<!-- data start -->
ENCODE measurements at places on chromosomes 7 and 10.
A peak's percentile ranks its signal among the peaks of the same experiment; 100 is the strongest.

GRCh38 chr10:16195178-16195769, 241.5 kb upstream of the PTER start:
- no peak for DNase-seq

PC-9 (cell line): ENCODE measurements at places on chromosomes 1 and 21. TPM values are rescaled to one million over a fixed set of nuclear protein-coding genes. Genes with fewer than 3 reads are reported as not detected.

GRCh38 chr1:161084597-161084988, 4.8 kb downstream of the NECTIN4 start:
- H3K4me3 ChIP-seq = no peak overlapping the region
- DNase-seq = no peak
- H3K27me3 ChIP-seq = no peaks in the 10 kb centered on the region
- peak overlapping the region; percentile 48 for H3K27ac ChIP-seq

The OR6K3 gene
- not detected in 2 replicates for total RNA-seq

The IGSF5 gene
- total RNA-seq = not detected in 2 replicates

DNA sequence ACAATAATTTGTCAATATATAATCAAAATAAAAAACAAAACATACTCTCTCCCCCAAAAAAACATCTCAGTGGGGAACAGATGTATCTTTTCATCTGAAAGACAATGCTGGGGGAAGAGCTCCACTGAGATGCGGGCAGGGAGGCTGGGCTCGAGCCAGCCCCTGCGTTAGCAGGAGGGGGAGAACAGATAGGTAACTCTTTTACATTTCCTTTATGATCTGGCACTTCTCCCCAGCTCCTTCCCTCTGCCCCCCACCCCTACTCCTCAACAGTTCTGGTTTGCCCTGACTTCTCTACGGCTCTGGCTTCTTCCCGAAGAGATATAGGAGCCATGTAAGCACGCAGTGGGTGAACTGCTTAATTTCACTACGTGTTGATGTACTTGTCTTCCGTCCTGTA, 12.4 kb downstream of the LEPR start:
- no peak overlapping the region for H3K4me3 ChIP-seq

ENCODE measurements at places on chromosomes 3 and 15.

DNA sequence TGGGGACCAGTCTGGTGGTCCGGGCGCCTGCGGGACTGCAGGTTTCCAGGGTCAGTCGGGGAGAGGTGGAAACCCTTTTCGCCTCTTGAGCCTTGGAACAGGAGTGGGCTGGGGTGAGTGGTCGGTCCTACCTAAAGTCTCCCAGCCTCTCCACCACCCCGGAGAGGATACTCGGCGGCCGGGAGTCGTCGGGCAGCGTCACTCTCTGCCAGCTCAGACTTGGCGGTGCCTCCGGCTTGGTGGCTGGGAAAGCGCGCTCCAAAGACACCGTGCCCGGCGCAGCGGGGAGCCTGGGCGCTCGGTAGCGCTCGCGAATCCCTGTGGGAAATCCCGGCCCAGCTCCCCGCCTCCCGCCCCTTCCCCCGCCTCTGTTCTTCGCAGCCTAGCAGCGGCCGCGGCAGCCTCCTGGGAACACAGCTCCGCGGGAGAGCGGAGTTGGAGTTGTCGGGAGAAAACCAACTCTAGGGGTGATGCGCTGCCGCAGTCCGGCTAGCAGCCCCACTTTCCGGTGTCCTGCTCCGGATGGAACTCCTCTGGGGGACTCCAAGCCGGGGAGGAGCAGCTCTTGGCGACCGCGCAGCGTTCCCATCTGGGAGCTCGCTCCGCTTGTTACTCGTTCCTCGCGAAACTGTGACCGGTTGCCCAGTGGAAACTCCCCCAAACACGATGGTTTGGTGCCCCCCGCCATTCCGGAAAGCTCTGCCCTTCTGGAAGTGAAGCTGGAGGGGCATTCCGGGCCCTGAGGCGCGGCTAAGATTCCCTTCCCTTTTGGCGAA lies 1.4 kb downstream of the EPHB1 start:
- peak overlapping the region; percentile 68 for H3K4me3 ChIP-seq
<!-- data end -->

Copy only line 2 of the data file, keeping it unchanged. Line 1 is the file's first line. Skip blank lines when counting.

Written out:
A peak's percentile ranks its signal among the peaks of the same experiment; 100 is the strongest.